The Blyth and Tyne Line
As a young boy sometime in 1953 or 1954, I went on an excursion by rail from Percy Main to Rothbury, and although I can’t remem- ber much about the excursion, I am always proud to be able to say that I actually travelled on that line.
For some reason I remember that train passing through Chopping- ton station, having left Percy Main in an easterly direction and therefore [presumably] joining the Blyth and Tyne line at Monk- seaton. Of course, the Blyth and Tyne at that time still carried passengers; it would be another 10 years before the service was withdrawn, although Choppington itself had lost its passenger service in 1950, when the Bedlington—Morpeth stretch closed. I was equally proud, therefore, to claim that I had ridden on that stretch of line.
Over 50 years later the opportunity to ride the Blyth and Tyne came to me again, when I joined one of three trains chartered by the South East Northumberland Rail Users’ Group (SENRUG), on the 7th June this year. At first I was led to understand that the train would travel from Morpeth to Bedlington, then reverse to Ashington, before returning to Morpeth by the same route. How- ever, on leaving Morpeth, the train headed south along the ECML to Newcastle, then headed back north again. (I should have read the ticket more carefully!) Passengers were therefore able to travel over almost the whole stretch of the Blyth and Tyne to Ashington, then back to Bedlington and Morpeth.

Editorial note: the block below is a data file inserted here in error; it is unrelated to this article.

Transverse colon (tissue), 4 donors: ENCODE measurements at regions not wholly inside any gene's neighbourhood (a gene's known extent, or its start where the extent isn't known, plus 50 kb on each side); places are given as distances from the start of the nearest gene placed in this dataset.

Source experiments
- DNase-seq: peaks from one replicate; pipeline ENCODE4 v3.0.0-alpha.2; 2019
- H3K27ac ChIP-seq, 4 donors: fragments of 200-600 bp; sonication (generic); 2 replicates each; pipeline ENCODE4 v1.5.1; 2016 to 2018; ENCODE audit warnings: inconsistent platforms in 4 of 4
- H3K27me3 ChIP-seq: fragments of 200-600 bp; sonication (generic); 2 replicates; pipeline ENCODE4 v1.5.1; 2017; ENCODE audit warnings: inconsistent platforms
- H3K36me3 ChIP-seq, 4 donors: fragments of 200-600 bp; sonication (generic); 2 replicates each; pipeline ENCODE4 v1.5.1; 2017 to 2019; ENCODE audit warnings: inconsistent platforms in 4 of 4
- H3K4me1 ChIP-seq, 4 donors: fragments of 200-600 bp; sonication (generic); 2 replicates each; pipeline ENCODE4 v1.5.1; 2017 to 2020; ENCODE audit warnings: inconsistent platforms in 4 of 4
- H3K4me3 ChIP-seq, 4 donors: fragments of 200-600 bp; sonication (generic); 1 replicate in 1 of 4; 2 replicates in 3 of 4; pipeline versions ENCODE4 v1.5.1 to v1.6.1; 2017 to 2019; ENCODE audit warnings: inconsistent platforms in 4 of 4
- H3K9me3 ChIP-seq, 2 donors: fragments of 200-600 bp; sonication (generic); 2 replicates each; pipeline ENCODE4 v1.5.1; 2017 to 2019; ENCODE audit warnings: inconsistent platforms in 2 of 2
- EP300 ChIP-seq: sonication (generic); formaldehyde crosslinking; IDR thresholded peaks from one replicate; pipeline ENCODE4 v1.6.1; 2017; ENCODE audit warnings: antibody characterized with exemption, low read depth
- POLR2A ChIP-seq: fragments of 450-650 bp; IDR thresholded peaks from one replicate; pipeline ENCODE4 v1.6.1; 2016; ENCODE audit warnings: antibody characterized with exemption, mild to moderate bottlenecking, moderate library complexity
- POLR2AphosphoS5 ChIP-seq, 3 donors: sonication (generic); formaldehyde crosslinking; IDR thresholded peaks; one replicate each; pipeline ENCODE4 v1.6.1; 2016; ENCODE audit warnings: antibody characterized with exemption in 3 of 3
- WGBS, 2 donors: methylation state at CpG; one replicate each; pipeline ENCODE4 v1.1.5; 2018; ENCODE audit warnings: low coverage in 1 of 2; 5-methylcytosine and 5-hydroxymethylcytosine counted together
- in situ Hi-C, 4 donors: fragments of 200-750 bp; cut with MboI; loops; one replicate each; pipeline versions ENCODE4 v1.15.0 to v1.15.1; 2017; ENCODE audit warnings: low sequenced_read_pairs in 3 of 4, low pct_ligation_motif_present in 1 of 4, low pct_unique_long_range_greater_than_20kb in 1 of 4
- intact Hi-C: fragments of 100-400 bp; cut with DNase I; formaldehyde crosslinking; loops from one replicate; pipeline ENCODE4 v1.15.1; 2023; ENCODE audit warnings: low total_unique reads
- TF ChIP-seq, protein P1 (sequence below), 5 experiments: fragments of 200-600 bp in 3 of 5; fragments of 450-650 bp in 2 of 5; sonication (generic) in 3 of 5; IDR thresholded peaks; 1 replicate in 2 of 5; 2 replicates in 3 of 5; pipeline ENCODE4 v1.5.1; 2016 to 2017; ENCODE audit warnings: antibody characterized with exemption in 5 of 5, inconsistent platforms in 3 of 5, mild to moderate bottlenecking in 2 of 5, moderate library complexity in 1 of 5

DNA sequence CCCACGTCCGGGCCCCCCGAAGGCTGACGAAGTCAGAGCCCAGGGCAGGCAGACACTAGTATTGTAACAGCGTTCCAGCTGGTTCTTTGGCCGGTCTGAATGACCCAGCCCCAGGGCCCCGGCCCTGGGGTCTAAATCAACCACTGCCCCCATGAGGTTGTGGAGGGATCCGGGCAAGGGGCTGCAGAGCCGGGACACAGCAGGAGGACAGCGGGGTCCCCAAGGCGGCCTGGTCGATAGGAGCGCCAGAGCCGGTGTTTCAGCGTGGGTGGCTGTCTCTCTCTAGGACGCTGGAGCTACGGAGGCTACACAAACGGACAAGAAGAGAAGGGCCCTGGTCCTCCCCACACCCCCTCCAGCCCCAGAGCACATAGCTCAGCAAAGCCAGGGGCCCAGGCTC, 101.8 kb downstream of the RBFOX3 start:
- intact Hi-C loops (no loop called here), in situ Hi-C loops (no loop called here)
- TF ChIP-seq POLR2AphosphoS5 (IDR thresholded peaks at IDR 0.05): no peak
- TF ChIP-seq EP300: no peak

The ride, over lines which are now only used by freight traffic, was very smooth, and SENRUG’s representatives were very help- ful in explaining where we were throughout the journey. The lit- erature which they distributed gives a very clear explanation of their campaign to re-open the Blyth and Tyne to passengers, thus restoring rail links to the most populous area of Northumberland.
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